Driving through the disorienting January fog along the narrow, winding roads of Reggio Emilia, we were grateful to have a guide. Andrea Bezzecchi had picked us up from the Reggio Emilia train station and was taking us to Novellara, his hometown and the home of Acetaia San Giacomo, where his family has made balsamic vinegar for 45 years.
The Reggio Emilia area, along with nearby Modena, is the seat of Italy’s balsamic vinegar tradition. But these towns, situated along the banks of the Po River, are known for much more. As we drove, Andrea (On-DRAY-a) pointed out buildings where enormous wheels of Parmigiano-Reggiano, one of the world’s most famous cheeses, are made, and vineyards full of Lambrusco grapevines, which are used to produce the region’s signature fizzy red wine.
Andrea had just returned from a trip to Barcelona where he met with chefs from the world-famous restaurant El Bulli, which recently began to use his vinegar. After a quick stop for espresso, he brought us to the acetaia, an old farmhouse overlooking more vineyards and guarded by a pack of housecats. Once inside, we were hit by the unmistakable sweet and rich aroma of balsamic vinegar. Every year, this vinegar begins as Lambrusco grape must, Andrea explained — freshly-pressed juice that still contains the grapes’ skins, stems and seeds. The quality of the raw materials is key, he added, because it determines how the vinegar will develop.
Andrea makes much of his vinegar according to “tradizionale” methods, meaning that it undergoes a lengthy oxidation and aging process. Over the span of at least 12 years, the vinegar is moved through a “battery” of barrels – each one fashioned out of a different type of wood, such as cherry, juniper or oak — where it slowly becomes more concentrated and complex. In addition to their Red, Silver and Gold graded tradizionale balsamics, Andrea produces wonderful and less expensive “condimento” or “essenza,” balsamics by removing the vinegars from their barrels earlier. While these vinegars may lack the viscosity and complexity of their more developed siblings, they offer beautiful “agro dolce” or sweet and sour flavor that is the hallmark of a good balsamic.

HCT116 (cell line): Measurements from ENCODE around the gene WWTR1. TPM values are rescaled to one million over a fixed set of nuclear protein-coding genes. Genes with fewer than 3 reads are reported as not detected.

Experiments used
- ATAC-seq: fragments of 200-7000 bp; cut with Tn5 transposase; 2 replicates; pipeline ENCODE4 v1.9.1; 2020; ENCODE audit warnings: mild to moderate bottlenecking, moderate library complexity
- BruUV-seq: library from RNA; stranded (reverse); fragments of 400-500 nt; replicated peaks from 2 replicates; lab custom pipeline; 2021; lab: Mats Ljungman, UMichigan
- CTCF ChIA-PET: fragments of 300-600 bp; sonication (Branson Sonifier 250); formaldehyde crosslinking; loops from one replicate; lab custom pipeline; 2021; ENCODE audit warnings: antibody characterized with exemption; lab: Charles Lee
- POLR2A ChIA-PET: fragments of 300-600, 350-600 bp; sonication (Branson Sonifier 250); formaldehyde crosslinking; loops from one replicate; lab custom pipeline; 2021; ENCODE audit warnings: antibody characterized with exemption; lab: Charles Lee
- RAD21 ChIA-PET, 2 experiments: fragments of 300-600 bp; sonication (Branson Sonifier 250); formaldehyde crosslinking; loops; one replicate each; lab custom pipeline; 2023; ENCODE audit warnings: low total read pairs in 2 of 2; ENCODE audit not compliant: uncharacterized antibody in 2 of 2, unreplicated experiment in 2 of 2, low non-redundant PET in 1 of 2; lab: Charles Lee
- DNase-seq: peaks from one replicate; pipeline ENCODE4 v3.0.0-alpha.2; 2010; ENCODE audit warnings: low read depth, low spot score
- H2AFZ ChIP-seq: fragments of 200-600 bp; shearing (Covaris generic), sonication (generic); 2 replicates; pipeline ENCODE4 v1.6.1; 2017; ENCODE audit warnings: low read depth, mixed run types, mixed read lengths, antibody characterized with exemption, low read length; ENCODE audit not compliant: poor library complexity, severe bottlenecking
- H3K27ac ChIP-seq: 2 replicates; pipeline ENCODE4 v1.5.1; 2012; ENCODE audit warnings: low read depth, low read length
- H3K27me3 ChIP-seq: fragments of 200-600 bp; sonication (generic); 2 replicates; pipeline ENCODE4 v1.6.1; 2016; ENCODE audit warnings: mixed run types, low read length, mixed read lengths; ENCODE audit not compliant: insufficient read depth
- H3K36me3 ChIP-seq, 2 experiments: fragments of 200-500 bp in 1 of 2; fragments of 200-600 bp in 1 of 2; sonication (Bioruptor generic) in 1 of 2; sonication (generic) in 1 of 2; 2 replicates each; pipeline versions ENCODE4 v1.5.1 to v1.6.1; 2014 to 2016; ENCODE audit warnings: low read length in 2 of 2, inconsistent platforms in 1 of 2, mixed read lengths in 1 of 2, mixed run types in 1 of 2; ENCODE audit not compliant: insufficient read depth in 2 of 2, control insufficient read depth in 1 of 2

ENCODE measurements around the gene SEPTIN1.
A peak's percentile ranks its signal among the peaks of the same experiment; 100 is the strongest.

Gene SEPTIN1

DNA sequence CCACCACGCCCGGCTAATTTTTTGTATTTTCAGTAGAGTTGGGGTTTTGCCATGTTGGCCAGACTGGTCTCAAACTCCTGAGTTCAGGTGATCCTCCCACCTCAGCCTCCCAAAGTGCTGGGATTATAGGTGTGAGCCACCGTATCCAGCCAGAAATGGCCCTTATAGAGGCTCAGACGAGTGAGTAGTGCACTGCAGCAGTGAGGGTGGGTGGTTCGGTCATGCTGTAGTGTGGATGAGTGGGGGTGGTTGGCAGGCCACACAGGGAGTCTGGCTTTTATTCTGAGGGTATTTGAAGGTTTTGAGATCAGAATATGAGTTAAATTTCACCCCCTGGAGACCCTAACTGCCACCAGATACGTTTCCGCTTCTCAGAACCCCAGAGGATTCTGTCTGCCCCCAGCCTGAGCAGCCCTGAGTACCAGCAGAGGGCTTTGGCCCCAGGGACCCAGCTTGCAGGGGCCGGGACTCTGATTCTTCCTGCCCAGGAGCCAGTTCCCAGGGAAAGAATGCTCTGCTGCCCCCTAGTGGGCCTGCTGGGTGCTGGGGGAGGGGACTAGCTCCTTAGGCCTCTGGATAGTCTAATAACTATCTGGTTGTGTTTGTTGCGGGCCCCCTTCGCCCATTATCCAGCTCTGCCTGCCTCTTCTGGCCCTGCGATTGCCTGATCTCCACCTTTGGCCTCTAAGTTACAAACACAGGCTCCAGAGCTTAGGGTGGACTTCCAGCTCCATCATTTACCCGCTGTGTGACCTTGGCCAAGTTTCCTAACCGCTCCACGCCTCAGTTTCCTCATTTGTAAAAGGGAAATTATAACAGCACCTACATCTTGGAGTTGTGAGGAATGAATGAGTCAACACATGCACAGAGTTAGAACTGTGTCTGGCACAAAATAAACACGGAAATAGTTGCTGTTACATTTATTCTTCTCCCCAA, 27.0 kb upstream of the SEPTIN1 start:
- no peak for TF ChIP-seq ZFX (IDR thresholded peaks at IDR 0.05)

(To read more about how balsamic vinegar is made, click here. For Formaggio Kitchen’s selection of Acetaia San Giacomo vinegars, click here.)
In the world of balsamic, time is not the only factor in producing a top-notch vinegar. “Even if the product is old, this doesn’t mean the product is good,” said Andrea, who took over the acetaia 13 years ago after deciding not to pursue a law career.
Twice every month, a local committee gathers to taste the region’s balsamic vinegars and decide whether they can bear the label “tradizionale.” Andrea poured us a few drops of a vinegar that he estimated had been aged for about 20 years. It was thick like melted chocolate, and had a balanced acidity, rich fruit flavors and complex undertones of caramel and wood. It would rank highly when the committee tasted it, Andrea predicted. It was hard for us to argue.
Post script: the vinegar we tasted was reviewed by the consortium and was given the highest grading possible.